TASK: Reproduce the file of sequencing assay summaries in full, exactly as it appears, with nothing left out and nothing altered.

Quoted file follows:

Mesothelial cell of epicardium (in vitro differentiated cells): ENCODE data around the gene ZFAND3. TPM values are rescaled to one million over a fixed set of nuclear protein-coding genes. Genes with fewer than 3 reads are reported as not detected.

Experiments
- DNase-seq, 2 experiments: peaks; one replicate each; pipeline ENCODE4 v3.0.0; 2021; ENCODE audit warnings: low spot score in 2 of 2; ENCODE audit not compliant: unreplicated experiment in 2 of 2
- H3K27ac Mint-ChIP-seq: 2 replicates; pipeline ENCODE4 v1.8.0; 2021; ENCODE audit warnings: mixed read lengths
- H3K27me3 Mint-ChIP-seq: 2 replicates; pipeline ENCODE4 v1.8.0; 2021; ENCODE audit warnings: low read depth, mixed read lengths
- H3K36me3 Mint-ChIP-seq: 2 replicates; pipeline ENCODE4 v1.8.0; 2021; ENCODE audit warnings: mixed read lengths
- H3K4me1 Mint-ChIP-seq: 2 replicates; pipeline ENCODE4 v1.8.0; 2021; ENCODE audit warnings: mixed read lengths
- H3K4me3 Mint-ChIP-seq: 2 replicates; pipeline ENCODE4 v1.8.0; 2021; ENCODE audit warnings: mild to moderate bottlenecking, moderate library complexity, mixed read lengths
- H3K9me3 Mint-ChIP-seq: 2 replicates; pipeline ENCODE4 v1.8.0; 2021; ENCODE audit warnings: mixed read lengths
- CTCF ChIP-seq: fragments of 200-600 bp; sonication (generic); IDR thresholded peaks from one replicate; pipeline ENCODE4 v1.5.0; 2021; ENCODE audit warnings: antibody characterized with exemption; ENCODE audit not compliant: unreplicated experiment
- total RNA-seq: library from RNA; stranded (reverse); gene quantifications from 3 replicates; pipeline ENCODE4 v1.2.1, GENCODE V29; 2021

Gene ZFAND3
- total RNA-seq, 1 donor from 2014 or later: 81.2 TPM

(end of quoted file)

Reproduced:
Mesothelial cell of epicardium (in vitro differentiated cells): ENCODE data around the gene ZFAND3. TPM values are rescaled to one million over a fixed set of nuclear protein-coding genes. Genes with fewer than 3 reads are reported as not detected.

Experiments
- DNase-seq, 2 experiments: peaks; one replicate each; pipeline ENCODE4 v3.0.0; 2021; ENCODE audit warnings: low spot score in 2 of 2; ENCODE audit not compliant: unreplicated experiment in 2 of 2
- H3K27ac Mint-ChIP-seq: 2 replicates; pipeline ENCODE4 v1.8.0; 2021; ENCODE audit warnings: mixed read lengths
- H3K27me3 Mint-ChIP-seq: 2 replicates; pipeline ENCODE4 v1.8.0; 2021; ENCODE audit warnings: low read depth, mixed read lengths
- H3K36me3 Mint-ChIP-seq: 2 replicates; pipeline ENCODE4 v1.8.0; 2021; ENCODE audit warnings: mixed read lengths
- H3K4me1 Mint-ChIP-seq: 2 replicates; pipeline ENCODE4 v1.8.0; 2021; ENCODE audit warnings: mixed read lengths
- H3K4me3 Mint-ChIP-seq: 2 replicates; pipeline ENCODE4 v1.8.0; 2021; ENCODE audit warnings: mild to moderate bottlenecking, moderate library complexity, mixed read lengths
- H3K9me3 Mint-ChIP-seq: 2 replicates; pipeline ENCODE4 v1.8.0; 2021; ENCODE audit warnings: mixed read lengths
- CTCF ChIP-seq: fragments of 200-600 bp; sonication (generic); IDR thresholded peaks from one replicate; pipeline ENCODE4 v1.5.0; 2021; ENCODE audit warnings: antibody characterized with exemption; ENCODE audit not compliant: unreplicated experiment
- total RNA-seq: library from RNA; stranded (reverse); gene quantifications from 3 replicates; pipeline ENCODE4 v1.2.1, GENCODE V29; 2021

Gene ZFAND3
- total RNA-seq, 1 donor from 2014 or later: 81.2 TPM